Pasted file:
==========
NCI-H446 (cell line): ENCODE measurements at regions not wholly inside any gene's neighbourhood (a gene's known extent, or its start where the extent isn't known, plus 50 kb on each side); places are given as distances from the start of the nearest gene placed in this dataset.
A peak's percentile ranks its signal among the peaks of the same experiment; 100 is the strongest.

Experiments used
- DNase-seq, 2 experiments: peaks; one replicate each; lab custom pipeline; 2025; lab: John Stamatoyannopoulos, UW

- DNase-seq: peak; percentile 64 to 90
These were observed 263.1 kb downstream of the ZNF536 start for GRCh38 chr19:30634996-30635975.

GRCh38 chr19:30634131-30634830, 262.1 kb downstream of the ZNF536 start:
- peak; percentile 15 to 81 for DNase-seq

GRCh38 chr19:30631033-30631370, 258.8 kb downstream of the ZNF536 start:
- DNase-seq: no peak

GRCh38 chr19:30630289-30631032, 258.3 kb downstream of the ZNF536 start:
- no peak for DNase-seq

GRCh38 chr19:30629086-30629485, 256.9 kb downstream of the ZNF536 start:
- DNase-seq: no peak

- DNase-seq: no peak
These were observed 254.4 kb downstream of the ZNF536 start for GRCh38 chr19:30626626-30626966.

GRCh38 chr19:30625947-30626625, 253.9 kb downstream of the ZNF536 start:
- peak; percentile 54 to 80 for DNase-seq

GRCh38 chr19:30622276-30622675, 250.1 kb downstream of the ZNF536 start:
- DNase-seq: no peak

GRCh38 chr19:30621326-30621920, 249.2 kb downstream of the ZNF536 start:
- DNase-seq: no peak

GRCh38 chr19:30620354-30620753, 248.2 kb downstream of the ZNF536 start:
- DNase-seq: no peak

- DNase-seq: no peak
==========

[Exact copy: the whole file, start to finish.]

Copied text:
NCI-H446 (cell line): ENCODE measurements at regions not wholly inside any gene's neighbourhood (a gene's known extent, or its start where the extent isn't known, plus 50 kb on each side); places are given as distances from the start of the nearest gene placed in this dataset.
A peak's percentile ranks its signal among the peaks of the same experiment; 100 is the strongest.

Experiments used
- DNase-seq, 2 experiments: peaks; one replicate each; lab custom pipeline; 2025; lab: John Stamatoyannopoulos, UW

- DNase-seq: peak; percentile 64 to 90
These were observed 263.1 kb downstream of the ZNF536 start for GRCh38 chr19:30634996-30635975.

GRCh38 chr19:30634131-30634830, 262.1 kb downstream of the ZNF536 start:
- peak; percentile 15 to 81 for DNase-seq

GRCh38 chr19:30631033-30631370, 258.8 kb downstream of the ZNF536 start:
- DNase-seq: no peak

GRCh38 chr19:30630289-30631032, 258.3 kb downstream of the ZNF536 start:
- no peak for DNase-seq

GRCh38 chr19:30629086-30629485, 256.9 kb downstream of the ZNF536 start:
- DNase-seq: no peak

- DNase-seq: no peak
These were observed 254.4 kb downstream of the ZNF536 start for GRCh38 chr19:30626626-30626966.

GRCh38 chr19:30625947-30626625, 253.9 kb downstream of the ZNF536 start:
- peak; percentile 54 to 80 for DNase-seq

GRCh38 chr19:30622276-30622675, 250.1 kb downstream of the ZNF536 start:
- DNase-seq: no peak

GRCh38 chr19:30621326-30621920, 249.2 kb downstream of the ZNF536 start:
- DNase-seq: no peak

GRCh38 chr19:30620354-30620753, 248.2 kb downstream of the ZNF536 start:
- DNase-seq: no peak

- DNase-seq: no peak